Whatever the Red Sox may prefer, the odds are that the organization will again go over the luxury tax line in 2018, Alex Speier of the Boston Globe explains. Indeed, with a hefty arbitration class set to land on top of an already robust set of guaranteed contracts, the team will enter the offseason without much hope of improving unless it’s willing to exceed the $197MM luxury tax line. Of course, the club reset its luxury tax status by staying under the 2017 mark, which reduces the penalty for going back over (but would also begin a new climb upward in the escalating tax scheme).
Here’s more from the AL East:
- As the Red Sox continue looking into candidates for the team’s open managerial position, the team is allowing its coaches to look into their own alternatives. Well-regarded hitting coach Chili Davis is set to visit with the Padres, per Evan Drellich of NBC Sports Boston (Twitter links). San Diego parted ways with hitting coach Alan Zinter, leaving the club looking at alternatives. Of course, it’s still also possible that a new Boston manager would prefer to keep Davis or certain other members of the staff, but the staff is now free to make its own decisions at this stage.
- Joel Sherman of the New York Post posits a scenario in which the Yankees can obtain quite a strong rotation next year without any massive new investments. Of course, doing so would depend not only upon achieving some notable strokes of good market luck but also upon the organization getting the best versions of some pitchers that have had their ups and downs. Most interestingly, Sherman says the “general sense” is that Masahiro Tanaka will not opt out of the three years and $67MM left on his deal. While that’s hardly cheap and still carries obvious risk, it seems like an appealing price tag for a pitcher of his pedigree, given his late-season rebound. Sherman’s most optimistic version of a 2018 staff also includes Shohei Otani, whose destination is anyone’s guess at this stage. All things considered, though, the Yanks’ roation situation does seem much better than might have been anticipated entering the year, due largely to the surge of Luis Severino and emergence of Jordan Montgomery.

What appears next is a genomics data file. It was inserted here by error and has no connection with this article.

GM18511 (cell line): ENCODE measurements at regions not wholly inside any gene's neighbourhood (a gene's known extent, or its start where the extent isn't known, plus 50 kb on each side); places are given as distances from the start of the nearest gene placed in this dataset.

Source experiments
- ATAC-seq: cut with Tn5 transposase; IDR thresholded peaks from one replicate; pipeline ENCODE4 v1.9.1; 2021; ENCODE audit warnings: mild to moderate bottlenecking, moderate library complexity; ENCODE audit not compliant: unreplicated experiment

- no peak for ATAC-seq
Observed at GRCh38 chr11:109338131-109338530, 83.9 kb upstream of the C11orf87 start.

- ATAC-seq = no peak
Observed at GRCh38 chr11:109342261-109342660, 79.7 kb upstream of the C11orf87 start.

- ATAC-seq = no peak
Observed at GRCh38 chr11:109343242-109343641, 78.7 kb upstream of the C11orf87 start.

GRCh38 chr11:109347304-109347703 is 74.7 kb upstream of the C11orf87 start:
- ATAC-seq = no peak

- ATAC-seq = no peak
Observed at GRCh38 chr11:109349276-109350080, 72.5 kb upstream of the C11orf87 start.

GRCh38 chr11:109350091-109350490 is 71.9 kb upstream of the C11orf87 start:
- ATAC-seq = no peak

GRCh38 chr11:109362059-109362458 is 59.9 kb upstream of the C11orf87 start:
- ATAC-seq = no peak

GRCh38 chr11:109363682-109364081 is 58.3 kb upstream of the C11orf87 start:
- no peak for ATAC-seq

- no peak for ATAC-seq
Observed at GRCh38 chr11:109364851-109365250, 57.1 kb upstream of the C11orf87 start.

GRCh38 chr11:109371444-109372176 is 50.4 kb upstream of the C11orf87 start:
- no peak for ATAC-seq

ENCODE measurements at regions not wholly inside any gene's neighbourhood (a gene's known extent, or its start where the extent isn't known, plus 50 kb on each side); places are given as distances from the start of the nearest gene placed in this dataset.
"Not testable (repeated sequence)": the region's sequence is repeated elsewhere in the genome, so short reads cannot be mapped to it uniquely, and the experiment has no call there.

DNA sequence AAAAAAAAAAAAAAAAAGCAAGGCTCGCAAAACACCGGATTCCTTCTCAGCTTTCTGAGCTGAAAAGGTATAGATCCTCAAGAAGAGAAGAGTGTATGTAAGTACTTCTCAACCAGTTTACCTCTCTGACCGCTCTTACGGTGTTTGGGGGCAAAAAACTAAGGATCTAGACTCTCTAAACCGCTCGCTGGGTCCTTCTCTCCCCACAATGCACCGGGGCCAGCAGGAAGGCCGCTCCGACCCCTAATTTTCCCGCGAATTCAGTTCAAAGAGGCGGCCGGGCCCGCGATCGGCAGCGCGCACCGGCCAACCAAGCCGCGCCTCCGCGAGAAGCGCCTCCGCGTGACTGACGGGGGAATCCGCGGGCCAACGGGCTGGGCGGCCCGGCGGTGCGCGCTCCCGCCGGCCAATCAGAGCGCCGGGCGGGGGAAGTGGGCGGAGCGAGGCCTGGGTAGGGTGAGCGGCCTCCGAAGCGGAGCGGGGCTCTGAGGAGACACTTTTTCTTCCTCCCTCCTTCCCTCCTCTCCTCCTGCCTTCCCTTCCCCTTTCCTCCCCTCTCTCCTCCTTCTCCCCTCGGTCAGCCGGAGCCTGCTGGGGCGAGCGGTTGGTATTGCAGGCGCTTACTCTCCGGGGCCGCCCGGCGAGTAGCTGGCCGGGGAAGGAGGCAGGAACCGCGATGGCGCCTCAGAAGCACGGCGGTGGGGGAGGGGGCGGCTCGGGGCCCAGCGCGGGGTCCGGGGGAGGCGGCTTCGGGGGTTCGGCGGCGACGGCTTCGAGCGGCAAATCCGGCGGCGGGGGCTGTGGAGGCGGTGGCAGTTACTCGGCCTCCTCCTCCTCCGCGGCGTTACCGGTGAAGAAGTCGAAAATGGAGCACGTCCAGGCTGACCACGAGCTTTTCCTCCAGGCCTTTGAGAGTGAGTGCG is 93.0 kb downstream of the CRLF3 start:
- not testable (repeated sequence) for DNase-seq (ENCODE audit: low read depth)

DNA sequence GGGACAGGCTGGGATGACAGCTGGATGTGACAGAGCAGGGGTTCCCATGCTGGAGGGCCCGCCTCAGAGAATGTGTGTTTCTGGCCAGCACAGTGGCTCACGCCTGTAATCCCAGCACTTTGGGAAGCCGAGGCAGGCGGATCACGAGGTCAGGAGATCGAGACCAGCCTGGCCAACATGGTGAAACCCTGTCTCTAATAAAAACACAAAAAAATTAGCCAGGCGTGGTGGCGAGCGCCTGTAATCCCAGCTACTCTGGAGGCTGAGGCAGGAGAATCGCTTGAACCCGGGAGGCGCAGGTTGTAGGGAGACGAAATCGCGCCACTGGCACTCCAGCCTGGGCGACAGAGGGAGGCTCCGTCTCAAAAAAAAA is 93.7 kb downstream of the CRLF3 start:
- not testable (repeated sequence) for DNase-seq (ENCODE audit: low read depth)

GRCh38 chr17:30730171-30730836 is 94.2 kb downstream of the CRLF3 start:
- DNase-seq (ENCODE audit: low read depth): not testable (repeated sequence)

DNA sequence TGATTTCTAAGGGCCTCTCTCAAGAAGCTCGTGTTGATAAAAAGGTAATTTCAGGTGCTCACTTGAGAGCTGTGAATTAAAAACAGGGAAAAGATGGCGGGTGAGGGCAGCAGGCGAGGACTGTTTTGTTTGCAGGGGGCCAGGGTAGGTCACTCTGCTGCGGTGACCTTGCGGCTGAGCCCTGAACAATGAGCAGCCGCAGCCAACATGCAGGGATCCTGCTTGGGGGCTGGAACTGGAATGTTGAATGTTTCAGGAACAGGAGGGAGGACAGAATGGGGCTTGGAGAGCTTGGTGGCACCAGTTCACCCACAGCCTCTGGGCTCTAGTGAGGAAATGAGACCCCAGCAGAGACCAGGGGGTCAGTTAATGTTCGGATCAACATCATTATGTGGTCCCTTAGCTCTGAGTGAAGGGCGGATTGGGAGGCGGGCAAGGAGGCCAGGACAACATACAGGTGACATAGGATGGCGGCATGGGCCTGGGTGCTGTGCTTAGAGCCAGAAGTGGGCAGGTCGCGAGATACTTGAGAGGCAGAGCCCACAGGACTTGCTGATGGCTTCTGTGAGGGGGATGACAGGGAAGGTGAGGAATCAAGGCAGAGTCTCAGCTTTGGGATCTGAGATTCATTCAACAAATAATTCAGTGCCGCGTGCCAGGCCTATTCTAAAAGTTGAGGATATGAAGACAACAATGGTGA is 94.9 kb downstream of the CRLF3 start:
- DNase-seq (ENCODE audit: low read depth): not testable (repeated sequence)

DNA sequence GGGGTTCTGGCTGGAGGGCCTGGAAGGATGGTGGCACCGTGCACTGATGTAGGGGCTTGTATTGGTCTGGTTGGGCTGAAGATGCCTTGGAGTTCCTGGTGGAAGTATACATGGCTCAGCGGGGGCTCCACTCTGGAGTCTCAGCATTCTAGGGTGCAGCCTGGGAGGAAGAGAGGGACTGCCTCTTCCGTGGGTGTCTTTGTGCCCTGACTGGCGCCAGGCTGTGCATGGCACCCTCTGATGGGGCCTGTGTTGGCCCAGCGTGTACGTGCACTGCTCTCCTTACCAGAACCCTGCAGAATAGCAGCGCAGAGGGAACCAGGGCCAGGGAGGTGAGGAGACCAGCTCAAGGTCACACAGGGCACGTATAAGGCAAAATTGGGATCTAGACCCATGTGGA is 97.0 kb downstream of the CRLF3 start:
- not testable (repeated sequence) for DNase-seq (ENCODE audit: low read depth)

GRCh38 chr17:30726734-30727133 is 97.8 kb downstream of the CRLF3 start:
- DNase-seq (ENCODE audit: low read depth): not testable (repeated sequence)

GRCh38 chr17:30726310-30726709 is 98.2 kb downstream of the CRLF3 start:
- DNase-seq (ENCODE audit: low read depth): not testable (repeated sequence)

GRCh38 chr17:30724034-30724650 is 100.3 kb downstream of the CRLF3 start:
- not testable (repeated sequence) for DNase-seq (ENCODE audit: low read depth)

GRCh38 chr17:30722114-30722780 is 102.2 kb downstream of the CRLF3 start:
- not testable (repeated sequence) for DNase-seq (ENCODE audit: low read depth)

- Meanwhile, the Yankees are trying prospect Billy McKinney out at first base in the Arizona Fall League, Bill Mitchell writes for Baseball America, though he’ll also continue primarily to be an outfielder. As Mitchell notes, McKinney showed better than ever after finally reaching the Triple-A level midway through the 2017 season. The 23-year-old slashed .306/.336/.541 with ten home runs in his 224 plate appearances there, though he also walked just four percent of the time (well below his usual rate) and carried a .353 batting average on balls in play that likely reflects both good contact and some fortune. It’ll be interesting to see when and how McKinney is utilized at the MLB level, but he could factor into the team’s depth considerations for the season to come or potentially be dangled as a trade candidate.
- Though the Orioles will obviously need to bring in some new players if they hope for a return to contention, Roch Kubatko of MASNsports writes that the team also must receive improvements from within if it hopes to compete. Consistent production from key players was elusive in 2017, which failed to create a base of output sufficient to maintain a winning record. Even with expectations of some bounceback performances, though, the roster will surely be in need of supplementation; MLBTR’s Mark Polishuk recently broke down the possibilities.